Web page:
Discover more from Opus
Weekend Reads (Apr 15): “The Simpsons,” “Star Wars,” Everything But the Girl, NPR vs. Twitter
Recommended weekend reading material for April 15, 2023.
Every week, I compile a list of interesting and thought-provoking articles to offer you some enjoyable weekend reading material.
The Simpsons is one of the funniest shows ever created. While you can debate the show’s current quality level in 2023, it would be very hard to argue that the incredibly long-lived animated series doesn’t have a lengthy list of fantastic and hilarious episodes.
I recently watched “Homer at the Bat” for the first time in years, and it still totally held up. I will never not chuckle at lines like “It’s like there’s a party in my mouth and everyone’s invited” or “You don’t know when to keep your mouth shut, do you Sax-y boy?”
Related: The Simpsons debuted on The Tracey Ullman Show 36 years ago this month.
As befitting the name, Star Wars Celebration 2023 announced a bunch of stuff for the vaunted pop culture franchise, including the return of Rey.
Yes, Daisy Ridley will return as Rey in what will be Lucasfilm’s first theatrical Star Wars release since Rise Of Skywalker. The film, written by Steven Knight (Peaky Blinders) and directed by Oscar winner Sharmeen Obaid-Chinoy (Ms. Marvel), will reportedly be set 15 years after the events of the sequel trilogy and will focus on Rey as she builds a new Jedi order as a Jedi Master.
The John Wick movies have been an unqualified success, elevating Hollywood action and rejuvenating Keanu Reeves’ career while bringing in box office dollars and critical acclaim. Matt Patches considers 5 lessons that Hollywood should learn from the franchise. For instance, the need to develop new action talent.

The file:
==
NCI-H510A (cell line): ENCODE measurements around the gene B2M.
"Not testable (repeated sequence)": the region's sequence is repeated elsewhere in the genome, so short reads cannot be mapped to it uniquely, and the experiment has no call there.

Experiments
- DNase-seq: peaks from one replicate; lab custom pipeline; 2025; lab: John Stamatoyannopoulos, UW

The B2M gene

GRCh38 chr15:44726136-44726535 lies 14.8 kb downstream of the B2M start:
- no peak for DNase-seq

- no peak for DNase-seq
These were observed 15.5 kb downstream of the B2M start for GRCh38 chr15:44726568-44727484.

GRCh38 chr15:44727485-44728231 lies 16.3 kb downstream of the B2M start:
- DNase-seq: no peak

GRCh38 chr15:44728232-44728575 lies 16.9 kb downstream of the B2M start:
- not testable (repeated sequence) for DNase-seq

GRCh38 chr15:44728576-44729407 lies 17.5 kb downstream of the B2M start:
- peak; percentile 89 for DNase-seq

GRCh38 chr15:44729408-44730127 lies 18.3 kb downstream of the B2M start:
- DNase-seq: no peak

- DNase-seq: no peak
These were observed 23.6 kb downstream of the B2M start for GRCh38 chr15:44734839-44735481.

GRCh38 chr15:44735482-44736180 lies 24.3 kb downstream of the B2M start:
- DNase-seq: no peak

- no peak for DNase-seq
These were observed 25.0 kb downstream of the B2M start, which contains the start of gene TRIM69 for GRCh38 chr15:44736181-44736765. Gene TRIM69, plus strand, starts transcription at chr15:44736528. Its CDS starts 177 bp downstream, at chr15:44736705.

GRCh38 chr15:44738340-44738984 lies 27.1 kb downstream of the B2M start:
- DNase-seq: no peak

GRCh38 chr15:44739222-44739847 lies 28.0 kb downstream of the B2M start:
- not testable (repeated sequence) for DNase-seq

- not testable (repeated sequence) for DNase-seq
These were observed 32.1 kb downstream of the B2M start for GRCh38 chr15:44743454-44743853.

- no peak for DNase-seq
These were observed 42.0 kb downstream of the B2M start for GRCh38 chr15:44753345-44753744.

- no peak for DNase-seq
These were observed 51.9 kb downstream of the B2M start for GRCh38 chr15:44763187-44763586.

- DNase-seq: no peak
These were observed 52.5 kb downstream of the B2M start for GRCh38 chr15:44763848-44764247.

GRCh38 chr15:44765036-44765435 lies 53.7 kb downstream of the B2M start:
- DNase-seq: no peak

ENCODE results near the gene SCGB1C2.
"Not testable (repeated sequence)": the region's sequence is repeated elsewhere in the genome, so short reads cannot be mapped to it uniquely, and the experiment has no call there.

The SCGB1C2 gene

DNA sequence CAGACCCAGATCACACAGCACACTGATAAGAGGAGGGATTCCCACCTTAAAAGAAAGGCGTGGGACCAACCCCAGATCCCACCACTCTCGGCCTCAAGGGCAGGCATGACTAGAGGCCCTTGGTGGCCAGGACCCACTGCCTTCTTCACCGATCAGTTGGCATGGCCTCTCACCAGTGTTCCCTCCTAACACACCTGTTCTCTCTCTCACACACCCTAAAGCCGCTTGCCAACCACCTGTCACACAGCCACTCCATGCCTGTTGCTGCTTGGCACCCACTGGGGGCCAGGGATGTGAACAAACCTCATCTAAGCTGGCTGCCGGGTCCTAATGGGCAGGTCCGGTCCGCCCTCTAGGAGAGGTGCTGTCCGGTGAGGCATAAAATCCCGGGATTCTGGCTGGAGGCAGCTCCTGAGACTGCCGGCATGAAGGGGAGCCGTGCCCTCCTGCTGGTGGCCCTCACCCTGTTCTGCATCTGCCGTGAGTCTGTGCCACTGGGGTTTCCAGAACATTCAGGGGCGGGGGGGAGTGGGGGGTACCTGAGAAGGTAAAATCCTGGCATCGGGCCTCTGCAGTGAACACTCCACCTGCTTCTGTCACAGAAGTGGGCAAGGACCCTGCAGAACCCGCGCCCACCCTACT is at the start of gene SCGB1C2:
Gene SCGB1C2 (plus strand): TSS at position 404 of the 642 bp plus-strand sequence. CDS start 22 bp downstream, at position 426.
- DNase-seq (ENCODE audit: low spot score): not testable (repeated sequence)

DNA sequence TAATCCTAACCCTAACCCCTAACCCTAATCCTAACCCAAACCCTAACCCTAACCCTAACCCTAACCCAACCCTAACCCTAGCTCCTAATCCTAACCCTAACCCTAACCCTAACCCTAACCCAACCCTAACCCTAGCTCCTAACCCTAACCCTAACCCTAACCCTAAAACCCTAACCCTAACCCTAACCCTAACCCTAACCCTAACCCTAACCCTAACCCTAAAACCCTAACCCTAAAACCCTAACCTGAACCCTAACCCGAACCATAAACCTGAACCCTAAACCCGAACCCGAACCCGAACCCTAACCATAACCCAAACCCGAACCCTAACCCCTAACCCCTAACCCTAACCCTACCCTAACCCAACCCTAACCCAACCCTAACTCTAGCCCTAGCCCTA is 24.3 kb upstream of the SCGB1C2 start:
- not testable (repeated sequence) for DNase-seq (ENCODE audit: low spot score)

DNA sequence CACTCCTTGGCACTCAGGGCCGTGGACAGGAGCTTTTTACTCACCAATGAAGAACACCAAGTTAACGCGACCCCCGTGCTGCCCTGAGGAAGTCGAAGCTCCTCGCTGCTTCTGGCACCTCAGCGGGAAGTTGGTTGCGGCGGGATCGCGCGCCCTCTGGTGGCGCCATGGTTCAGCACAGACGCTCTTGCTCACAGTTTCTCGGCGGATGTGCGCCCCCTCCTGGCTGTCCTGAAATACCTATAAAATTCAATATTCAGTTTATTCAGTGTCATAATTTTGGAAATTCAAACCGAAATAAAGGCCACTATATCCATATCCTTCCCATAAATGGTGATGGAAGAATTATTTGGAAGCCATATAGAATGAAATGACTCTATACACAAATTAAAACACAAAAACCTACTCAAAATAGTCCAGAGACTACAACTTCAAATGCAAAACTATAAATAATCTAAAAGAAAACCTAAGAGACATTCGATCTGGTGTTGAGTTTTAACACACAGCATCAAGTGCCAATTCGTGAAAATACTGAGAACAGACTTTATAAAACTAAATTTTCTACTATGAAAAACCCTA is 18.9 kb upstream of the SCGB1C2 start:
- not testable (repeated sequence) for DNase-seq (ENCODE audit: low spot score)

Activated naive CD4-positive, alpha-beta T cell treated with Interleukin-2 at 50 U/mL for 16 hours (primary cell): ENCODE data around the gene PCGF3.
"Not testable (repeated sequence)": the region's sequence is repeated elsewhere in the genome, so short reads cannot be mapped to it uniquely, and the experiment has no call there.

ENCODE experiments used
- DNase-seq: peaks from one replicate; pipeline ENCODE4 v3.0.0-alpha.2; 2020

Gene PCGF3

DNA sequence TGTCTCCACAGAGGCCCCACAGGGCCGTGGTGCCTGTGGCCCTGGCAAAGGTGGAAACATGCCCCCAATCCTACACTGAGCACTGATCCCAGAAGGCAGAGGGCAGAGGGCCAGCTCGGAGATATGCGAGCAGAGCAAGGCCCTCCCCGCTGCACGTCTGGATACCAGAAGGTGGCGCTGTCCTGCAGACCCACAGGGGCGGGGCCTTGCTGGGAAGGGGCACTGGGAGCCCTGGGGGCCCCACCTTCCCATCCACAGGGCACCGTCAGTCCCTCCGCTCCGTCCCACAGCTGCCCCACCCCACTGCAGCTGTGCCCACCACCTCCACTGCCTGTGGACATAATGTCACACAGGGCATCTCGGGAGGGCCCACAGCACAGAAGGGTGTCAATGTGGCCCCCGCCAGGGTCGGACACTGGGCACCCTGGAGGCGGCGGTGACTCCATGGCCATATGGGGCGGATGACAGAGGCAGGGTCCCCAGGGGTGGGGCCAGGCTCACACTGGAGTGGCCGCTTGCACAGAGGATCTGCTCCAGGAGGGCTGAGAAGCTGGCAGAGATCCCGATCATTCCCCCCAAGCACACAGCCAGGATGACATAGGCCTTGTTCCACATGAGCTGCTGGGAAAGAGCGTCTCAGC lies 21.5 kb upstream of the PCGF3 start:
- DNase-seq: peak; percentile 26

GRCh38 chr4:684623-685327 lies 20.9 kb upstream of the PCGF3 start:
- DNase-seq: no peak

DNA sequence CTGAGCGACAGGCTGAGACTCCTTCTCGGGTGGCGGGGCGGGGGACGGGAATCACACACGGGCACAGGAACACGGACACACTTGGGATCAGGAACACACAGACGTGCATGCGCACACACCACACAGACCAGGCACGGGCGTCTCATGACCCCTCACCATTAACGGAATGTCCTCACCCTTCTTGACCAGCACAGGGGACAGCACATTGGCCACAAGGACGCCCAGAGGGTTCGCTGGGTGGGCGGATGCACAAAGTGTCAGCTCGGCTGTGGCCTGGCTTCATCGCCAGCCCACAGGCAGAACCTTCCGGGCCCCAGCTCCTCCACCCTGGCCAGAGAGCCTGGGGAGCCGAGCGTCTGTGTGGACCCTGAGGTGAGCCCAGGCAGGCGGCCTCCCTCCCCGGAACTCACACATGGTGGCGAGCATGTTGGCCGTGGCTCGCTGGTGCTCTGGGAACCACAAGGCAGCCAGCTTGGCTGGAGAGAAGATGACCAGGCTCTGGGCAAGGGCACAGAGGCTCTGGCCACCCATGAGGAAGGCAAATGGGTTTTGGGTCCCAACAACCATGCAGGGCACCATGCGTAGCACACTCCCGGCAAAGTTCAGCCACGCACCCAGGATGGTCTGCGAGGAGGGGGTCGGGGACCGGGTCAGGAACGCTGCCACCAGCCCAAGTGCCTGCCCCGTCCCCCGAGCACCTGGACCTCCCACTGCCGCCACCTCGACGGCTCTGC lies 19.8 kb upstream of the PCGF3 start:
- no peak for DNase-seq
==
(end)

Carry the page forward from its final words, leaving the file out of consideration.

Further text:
Who is putting in the time to become an absorbing thespian and professional martial artist? And is Hollywood even looking for them? While 87North has gone the extra length to train a new generation of stunt people, studios need to look beyond the Hot People actor pool to find physical performers who can do work that’s impressive enough to stand out. Hollywood understood this once upon a time: Gene Kelly brought dance to the screen and figured out the movie-star thing as he went. Who else could be a star if they were put on the massive stage of a tentpole movie? Who else will stand out if studios lean on natural ability and dedicated training, instead of gravity-defying VFX? Audiences show up for practical fights and impressive stunts: See Everything Everywhere All at Once, a Best Picture winner completely built off Michelle Yeoh’s ability to slap.
Related: I took a deep dive into John Wick lore to try and figure out how the movie’s violent fictional world might actually work: “If the world’s ruled by its most violent and notorious criminals, then how do politics work? Do election disputes, international grievances, and trade deals get hammered out by hitmen like John Wick?”
Speaking of the John Wick movies, Walter Chaw surveys the “assassin movie” genre and explores why movies about assassins and hitmen are so popular.
Even within the assassin genre of pictures are various, often cross-pollinated subgenres: the gangster/triad/yakuza film, the shadow government conspiracy picture, the revenge scenario where a retired spook is spurred back to action by the death or abduction of a loved one. Of these, the ones most fascinating to me are the ronin pictures: the films about assassins that are entirely mercenary, freebooters plying their trade at the discretion of the highest bidder, bounty hunters. Flag Captain Piett in The Empire Strikes Back refers to these creatures as “scum,” his disdain driven by what he perceives to be their lawlessness, their lack of order, but really they’re rebels who work within their own set of regulations. When I say that it’s a wish-fulfillment fantasy to be a bounty hunter, it’s partially because I think people might sometimes like to kill and get away with it; but more and more I’m thinking it’s because just the notion that there are consequences for the bad guys in this world can feel like a quixotic dream.